It’s all really been a blur. This morning after collecting the ocean water (and some sand in my name badge), we witnessed a history making event. All of the entered bikes (44 of them) rode to the Wright Brothers Monument, and were lined up by Michael Lichter for a panoramic photo. And then they took off for day one of the endurance run from the monument. If something like that doesn’t bring a tear to your eye, then you may want to pause a moment and just try to understand the depth of the history that is being repeated, and made. It hits you in a place that’s deep inside. I looked around me and just couldn’t believe why I am blessed with experiences like this, and knowing that I have to share the story. Maybe it will happen again in my lifetime, maybe not, but I know that I am surely going to cherish every single second.
The support vehicles aren’t allowed to travel with our rider, so we headed out behind the bikes toward the next stop which for today was 162 miles away in Greenville, North Carolina. We parked the van, set up the easy-up and waited for Cris to roll in. This morning when she left I felt like I was sending my baby off to kindergarten and waiting for her to ride in was like waiting to hear how that first day of school went. Athena and I were pacing the parking lot! Toast is along filming this history making event and she found a lot of humor in our reactions.
About an hour later, Cris pulled in! She made it through the first day! She had some challenges and told us she “rode it ugly”. But the first day, the first time, is always when we learn the most right? We sent her off to bed and went to work. We are settling into what our tasks will be for the next 15 days of this journey. I’ve become an expert in the roll charts, refilling gas, oil and the saddlebags with the necessities, and Athena had the honor and privilege tonight of working beside Steve Huntsinger and Dale Walksler as they walked us through some adjustments that were needed for Effie that we understood but hadn’t done before. So, we wrenched on Effie, and talked to her sweet, because her job tomorrow is to carry our friend and Motor Maid sister safely to the next stop. Tomorrow’s ride is 225 miles.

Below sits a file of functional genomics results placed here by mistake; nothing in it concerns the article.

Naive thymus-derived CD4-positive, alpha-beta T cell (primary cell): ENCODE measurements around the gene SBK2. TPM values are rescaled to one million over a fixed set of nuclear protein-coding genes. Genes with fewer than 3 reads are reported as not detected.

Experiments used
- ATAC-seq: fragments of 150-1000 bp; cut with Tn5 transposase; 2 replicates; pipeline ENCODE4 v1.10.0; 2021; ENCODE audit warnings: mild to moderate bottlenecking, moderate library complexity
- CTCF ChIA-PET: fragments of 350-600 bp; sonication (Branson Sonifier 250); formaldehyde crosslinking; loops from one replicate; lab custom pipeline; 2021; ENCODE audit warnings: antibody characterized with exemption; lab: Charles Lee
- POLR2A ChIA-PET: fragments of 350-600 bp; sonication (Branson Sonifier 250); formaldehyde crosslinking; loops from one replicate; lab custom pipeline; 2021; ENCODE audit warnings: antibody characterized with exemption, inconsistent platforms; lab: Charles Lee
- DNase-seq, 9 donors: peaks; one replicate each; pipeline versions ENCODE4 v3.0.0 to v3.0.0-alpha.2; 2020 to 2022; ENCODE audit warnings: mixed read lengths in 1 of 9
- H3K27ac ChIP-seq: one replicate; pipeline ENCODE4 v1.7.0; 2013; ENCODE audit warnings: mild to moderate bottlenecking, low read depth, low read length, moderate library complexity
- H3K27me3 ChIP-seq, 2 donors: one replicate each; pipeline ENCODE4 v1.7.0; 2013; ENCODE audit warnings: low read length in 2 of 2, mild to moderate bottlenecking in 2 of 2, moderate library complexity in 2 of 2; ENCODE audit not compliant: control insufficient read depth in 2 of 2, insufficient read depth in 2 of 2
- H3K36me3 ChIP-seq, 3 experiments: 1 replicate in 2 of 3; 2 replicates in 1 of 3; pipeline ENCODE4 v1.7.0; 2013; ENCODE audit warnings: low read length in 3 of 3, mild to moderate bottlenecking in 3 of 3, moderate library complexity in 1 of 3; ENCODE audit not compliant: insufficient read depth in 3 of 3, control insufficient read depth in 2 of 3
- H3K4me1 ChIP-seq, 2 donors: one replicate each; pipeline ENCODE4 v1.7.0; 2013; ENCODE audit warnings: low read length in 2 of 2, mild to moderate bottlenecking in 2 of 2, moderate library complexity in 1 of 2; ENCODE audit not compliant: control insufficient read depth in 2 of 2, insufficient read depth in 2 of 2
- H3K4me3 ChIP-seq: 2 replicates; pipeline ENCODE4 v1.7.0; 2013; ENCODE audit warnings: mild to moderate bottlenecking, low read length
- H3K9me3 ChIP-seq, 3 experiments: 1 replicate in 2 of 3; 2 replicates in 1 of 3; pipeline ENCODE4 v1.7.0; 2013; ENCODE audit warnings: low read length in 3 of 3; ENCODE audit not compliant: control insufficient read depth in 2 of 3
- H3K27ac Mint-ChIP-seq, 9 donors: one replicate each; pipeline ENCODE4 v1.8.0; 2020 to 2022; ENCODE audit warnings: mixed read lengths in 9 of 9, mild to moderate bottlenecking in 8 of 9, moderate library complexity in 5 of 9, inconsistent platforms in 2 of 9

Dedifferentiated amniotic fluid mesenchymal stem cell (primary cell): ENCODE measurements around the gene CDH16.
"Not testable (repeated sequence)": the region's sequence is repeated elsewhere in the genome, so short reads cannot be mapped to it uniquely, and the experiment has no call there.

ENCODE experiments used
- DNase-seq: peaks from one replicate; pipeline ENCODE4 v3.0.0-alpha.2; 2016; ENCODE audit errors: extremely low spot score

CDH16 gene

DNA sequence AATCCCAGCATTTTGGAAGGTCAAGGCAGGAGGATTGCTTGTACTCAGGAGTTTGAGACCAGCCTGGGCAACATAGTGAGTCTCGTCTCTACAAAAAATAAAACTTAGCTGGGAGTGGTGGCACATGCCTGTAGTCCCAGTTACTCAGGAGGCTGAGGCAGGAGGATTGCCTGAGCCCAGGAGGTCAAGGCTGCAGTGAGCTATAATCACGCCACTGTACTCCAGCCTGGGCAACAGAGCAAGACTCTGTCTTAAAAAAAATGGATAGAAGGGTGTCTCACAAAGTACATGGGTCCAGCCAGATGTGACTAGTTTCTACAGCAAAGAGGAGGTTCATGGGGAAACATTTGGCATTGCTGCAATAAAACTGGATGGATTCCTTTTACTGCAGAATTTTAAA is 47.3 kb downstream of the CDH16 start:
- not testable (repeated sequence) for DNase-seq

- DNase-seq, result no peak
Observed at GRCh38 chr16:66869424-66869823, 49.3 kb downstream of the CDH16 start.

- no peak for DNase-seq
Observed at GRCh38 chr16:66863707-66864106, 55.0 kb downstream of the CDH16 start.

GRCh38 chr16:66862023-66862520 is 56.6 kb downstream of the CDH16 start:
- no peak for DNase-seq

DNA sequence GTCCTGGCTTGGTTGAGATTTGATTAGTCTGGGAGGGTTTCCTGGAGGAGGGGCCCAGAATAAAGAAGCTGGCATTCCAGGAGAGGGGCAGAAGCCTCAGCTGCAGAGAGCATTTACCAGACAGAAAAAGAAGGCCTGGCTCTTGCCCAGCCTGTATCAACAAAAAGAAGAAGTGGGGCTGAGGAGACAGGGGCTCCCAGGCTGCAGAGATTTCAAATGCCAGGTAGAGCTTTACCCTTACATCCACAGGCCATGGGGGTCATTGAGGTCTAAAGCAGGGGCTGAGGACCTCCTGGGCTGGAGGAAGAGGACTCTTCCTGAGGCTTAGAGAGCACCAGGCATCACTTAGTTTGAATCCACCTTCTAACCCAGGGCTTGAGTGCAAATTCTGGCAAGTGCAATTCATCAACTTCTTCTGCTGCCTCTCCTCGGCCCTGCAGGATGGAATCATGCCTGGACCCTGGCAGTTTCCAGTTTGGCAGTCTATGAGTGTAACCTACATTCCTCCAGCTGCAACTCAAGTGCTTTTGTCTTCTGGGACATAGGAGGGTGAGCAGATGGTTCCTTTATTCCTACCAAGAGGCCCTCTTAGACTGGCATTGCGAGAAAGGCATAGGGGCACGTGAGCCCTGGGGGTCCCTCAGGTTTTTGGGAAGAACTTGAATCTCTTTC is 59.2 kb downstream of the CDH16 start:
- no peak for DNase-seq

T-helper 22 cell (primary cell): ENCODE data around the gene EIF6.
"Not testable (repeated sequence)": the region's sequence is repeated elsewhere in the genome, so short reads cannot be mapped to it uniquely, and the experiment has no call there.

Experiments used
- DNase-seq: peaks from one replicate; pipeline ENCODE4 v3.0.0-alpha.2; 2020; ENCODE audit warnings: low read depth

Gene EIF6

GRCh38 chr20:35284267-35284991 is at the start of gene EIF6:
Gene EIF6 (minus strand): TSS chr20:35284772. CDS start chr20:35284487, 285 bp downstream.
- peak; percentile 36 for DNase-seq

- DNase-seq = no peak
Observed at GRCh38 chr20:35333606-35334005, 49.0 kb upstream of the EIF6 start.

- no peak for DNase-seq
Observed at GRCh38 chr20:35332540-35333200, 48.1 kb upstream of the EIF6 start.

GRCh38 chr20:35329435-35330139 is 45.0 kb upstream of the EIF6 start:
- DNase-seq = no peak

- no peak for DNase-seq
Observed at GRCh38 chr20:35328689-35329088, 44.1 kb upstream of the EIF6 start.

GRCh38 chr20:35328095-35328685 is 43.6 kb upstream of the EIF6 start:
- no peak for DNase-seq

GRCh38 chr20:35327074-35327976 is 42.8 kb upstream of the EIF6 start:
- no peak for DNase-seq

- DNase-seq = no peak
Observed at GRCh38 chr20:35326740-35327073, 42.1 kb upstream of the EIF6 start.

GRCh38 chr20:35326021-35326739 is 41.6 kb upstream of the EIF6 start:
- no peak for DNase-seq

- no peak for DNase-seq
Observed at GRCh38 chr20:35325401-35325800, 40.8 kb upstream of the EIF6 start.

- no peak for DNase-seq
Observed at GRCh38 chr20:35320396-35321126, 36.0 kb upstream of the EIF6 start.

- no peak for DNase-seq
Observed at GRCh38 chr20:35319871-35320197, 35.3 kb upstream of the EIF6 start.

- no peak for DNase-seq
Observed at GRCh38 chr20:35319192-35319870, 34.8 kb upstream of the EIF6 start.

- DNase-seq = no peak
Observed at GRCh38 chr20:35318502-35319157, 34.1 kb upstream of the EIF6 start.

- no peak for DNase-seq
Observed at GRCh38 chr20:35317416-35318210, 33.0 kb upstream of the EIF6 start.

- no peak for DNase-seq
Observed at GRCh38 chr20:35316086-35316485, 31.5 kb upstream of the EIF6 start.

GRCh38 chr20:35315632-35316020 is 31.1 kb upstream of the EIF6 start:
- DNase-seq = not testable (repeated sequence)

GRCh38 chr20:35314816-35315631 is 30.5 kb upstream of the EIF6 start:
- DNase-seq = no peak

To Effie Hotchkiss, there were no hard and fast rules about how life ought to be lived, particularly according to how social circles of the day dictated the mannerisms of a well-conducted lifestyle. The motorcycle was the perfect invincible companion to match the tenacity and free spirit of Effie and Avis Hotchkiss. I’m so proud of those pioneer women that went before us. I’m excited that we are bringing attention to an important piece of history, inspiring women of today, and well into the future. Someday maybe our grand kids will read about Cris Sommer Simmons who rode a 1915 Harley Davidson named Effie from coast to coast, 95 years after the maiden voyage, and her all woman crew and feel inspired to do the same! Isn’t that what it’s all about? Honoring the past while we ride into the future. Motor Maids ROCK!
Cris collecting water from the Atlantic Ocean that will be emptied into the Pacific when we get there in 16 days!
A prayer by the ocean at the start of the journey!
Read more about Effie Hotchkiss HERE.
To learn more about Laura Klock and her two racing daughters, check out this great article on
Women Riders Now.